constructor, constructor, constructors, constructorsDeclaredIn, defaultConstructorIn, everythingDeclaredIn, field, fields, fields, fields, fields, method, method, methods, methods, methods, methodsDeclaredIn
 
Methods inherited from class java.lang.Object
clone, equals, finalize, getClass, hashCode, notify, notifyAll, toString, wait, wait, wait
 

Constructor Detail

PowerMockito

public PowerMockito()
Method Detail

mockStatic

public static void mockStatic(Class<?> type,
                              Class<?>... types)
Enable static mocking for all methods of a class.

Parameters:
type - the class to enable static mocking

mockStatic

public static void mockStatic(Class<?> classMock,
                              org.mockito.stubbing.Answer defaultAnswer)
Creates class mock with a specified strategy for its answers to interactions. It's quite advanced feature and typically you don't need it to write decent tests. However it can be helpful when working with legacy systems.

It is the default answer so it will be used only when you don't stub the method call.

 mockStatic(Foo.class, RETURNS_SMART_NULLS);
 mockStatic(Foo.class, new YourOwnAnswer());
 

Parameters:
classMock - class to mock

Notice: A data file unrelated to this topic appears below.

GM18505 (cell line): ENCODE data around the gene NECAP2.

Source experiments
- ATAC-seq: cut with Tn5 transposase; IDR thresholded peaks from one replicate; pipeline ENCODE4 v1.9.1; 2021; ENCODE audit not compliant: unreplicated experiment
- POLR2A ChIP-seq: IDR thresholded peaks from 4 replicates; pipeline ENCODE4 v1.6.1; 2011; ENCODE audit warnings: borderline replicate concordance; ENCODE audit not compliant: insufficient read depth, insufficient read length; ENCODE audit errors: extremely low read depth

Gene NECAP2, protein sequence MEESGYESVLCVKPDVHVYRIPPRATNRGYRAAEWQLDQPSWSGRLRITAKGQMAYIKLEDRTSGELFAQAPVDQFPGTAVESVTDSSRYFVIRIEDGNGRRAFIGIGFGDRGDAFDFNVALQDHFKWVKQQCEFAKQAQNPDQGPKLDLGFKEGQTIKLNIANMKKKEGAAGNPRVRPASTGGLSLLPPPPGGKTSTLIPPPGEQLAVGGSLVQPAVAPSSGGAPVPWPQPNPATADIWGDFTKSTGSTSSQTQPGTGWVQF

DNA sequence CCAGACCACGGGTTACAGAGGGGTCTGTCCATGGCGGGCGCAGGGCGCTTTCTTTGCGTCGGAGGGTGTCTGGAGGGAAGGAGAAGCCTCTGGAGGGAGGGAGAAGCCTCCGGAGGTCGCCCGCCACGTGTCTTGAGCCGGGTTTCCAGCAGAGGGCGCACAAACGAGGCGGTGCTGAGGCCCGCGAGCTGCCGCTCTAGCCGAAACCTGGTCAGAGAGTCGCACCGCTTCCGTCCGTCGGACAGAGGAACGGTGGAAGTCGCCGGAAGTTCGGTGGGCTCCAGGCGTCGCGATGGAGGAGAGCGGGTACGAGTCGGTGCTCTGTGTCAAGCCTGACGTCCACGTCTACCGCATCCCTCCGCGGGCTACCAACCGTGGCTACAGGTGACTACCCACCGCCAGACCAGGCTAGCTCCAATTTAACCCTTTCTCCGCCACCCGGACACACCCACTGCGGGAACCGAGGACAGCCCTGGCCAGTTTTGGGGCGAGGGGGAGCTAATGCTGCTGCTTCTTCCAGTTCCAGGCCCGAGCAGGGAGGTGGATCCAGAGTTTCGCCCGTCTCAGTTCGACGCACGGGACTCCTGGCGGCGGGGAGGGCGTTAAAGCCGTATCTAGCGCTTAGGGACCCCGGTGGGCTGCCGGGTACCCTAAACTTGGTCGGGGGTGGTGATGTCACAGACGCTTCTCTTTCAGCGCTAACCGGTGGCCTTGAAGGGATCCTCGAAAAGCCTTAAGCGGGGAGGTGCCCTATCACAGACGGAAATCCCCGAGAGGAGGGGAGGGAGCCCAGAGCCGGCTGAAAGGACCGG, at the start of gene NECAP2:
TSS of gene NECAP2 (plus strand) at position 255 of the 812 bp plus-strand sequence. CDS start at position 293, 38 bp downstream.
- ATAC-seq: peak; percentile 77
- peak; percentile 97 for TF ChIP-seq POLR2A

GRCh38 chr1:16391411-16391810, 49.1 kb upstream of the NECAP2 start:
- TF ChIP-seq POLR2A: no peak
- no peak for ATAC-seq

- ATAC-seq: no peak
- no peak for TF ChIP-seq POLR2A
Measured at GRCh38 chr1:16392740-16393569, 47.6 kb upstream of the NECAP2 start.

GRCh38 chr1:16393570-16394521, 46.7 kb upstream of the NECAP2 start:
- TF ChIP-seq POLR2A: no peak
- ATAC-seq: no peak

defaultAnswer - default answer for unstubbed methods

mockStatic

public static void mockStatic(Class<?> classToMock,
                              org.mockito.MockSettings mockSettings)
Creates a class mock with some non-standard settings.

The number of configuration points for a mock grows so we need a fluent way to introduce new configuration without adding more and more overloaded PowerMockito.mockStatic() methods. Hence MockSettings.

   mockStatic(Listener.class, withSettings()
     .name("firstListner").defaultBehavior(RETURNS_SMART_NULLS));
   );
 
Use it carefully and occasionally. What might be reason your test needs non-standard mocks? Is the code under test so complicated that it requires non-standard mocks? Wouldn't you prefer to refactor the code under test so it is testable in a simple way?

See also Mockito.withSettings()

Parameters:
classToMock - class to mock
mockSettings - additional mock settings

mock

public static <T> T mock(Class<T> type)
Creates a mock object that supports mocking of final and native methods.

Type Parameters:
T - the type of the mock object
Parameters:
type - the type of the mock object
Returns:
the mock object.

mock

public static <T> T mock(Class<T> classToMock,
                         org.mockito.stubbing.Answer defaultAnswer)
Creates mock with a specified strategy for its answers to interactions. It's quite advanced feature and typically you don't need it to write decent tests. However it can be helpful when working with legacy systems.

It is the default answer so it will be used only when you don't stub the method call.

 Foo mock = mock(Foo.class, RETURNS_SMART_NULLS);
 Foo mockTwo = mock(Foo.class, new YourOwnAnswer());
 

See examples in javadoc for Mockito class

Parameters:
classToMock - class or interface to mock
defaultAnswer - default answer for unstubbed methods
Returns:
mock object

mock

public static <T> T mock(Class<T> classToMock,